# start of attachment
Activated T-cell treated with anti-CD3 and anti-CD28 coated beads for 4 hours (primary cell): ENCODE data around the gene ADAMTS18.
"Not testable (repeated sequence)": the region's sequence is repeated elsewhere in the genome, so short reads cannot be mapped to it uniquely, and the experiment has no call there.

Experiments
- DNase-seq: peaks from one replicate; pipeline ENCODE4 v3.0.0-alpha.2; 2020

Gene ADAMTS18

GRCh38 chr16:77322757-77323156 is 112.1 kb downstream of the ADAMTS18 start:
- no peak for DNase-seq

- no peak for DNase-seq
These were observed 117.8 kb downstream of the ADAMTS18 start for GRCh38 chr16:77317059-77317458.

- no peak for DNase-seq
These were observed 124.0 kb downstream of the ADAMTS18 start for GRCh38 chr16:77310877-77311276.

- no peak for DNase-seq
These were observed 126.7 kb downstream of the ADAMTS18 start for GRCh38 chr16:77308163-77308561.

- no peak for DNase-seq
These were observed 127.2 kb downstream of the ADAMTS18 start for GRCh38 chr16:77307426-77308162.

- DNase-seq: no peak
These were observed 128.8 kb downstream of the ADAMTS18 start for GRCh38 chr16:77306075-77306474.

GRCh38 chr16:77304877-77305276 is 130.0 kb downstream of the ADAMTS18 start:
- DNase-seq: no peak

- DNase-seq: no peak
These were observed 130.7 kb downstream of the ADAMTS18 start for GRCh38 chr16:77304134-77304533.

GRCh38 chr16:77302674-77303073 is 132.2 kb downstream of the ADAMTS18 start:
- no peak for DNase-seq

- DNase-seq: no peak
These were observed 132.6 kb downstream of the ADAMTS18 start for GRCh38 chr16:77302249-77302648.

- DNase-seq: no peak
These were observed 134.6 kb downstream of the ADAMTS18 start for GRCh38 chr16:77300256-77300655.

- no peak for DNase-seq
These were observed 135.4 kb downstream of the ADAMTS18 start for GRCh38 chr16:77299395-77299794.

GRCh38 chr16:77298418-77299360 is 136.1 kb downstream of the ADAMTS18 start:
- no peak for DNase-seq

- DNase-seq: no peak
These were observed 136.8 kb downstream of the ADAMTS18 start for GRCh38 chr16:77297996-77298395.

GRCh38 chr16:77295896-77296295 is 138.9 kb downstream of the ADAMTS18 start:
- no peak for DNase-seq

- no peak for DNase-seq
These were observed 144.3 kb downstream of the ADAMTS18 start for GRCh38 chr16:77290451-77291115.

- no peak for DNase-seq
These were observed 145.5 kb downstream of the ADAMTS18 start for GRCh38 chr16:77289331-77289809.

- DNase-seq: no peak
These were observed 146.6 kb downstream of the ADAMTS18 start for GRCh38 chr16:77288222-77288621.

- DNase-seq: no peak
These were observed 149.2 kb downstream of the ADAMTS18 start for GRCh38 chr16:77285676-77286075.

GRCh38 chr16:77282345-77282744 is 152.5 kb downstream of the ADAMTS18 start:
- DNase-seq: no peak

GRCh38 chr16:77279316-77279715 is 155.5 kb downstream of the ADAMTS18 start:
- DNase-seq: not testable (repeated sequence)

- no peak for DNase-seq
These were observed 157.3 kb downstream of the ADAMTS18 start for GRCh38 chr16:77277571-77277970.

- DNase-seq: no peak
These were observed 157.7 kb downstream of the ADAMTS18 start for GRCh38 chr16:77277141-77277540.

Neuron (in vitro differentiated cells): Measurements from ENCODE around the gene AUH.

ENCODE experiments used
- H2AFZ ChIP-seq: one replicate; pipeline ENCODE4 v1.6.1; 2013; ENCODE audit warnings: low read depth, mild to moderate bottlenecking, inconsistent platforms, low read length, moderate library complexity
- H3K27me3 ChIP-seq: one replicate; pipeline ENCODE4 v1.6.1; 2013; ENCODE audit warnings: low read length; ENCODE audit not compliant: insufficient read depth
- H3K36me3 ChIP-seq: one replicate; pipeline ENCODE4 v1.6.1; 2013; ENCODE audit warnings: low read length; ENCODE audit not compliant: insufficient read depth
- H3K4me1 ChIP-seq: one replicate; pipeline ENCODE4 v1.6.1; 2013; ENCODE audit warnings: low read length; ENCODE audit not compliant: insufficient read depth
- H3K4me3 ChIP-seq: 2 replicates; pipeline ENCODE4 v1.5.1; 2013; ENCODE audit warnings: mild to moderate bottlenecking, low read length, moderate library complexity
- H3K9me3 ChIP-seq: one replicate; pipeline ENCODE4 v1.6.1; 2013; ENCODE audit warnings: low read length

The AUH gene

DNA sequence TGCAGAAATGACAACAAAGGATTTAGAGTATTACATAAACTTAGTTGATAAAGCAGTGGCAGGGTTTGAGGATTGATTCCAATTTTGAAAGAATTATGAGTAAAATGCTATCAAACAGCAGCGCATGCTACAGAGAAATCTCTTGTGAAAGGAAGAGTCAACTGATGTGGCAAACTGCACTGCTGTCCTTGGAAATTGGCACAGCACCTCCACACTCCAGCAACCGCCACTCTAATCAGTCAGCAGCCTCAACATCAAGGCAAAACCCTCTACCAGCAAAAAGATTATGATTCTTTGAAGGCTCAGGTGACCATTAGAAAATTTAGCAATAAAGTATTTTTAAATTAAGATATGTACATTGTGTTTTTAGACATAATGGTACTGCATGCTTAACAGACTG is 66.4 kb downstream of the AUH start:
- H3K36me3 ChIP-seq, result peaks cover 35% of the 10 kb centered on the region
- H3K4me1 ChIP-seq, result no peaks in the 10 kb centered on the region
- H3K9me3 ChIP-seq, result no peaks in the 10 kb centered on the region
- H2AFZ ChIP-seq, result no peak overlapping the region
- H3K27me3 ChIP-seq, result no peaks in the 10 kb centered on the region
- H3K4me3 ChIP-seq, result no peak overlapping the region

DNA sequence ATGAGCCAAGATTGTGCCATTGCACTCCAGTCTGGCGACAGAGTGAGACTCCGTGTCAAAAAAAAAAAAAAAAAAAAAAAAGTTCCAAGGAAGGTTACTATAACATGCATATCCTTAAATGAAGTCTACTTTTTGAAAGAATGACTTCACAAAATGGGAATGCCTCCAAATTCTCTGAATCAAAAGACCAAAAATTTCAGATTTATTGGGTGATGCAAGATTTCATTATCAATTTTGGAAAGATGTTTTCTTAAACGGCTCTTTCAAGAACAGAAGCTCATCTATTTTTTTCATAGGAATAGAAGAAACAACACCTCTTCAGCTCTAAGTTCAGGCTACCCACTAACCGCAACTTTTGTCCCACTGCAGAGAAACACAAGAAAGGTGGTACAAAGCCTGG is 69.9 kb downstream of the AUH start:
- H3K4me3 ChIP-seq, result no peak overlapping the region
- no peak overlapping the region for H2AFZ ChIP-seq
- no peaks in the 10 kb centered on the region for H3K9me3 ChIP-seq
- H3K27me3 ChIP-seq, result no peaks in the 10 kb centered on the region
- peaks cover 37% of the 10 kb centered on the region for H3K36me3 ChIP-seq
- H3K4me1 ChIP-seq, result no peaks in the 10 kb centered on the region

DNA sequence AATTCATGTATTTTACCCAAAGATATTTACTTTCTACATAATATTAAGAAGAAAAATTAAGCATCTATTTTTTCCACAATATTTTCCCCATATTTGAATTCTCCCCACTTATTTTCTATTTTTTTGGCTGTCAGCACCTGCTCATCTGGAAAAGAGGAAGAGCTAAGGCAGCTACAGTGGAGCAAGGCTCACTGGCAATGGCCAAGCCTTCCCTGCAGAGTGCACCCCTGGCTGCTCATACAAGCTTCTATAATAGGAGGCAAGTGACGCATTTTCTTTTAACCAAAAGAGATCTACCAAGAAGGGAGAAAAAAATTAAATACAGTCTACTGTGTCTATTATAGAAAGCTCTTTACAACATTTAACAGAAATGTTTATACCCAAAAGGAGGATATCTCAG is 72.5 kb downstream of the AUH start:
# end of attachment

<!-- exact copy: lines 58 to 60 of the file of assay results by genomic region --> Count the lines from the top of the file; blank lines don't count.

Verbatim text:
- H3K4me3 ChIP-seq: 2 replicates; pipeline ENCODE4 v1.5.1; 2013; ENCODE audit warnings: mild to moderate bottlenecking, low read length, moderate library complexity
- H3K9me3 ChIP-seq: one replicate; pipeline ENCODE4 v1.6.1; 2013; ENCODE audit warnings: low read length

The AUH gene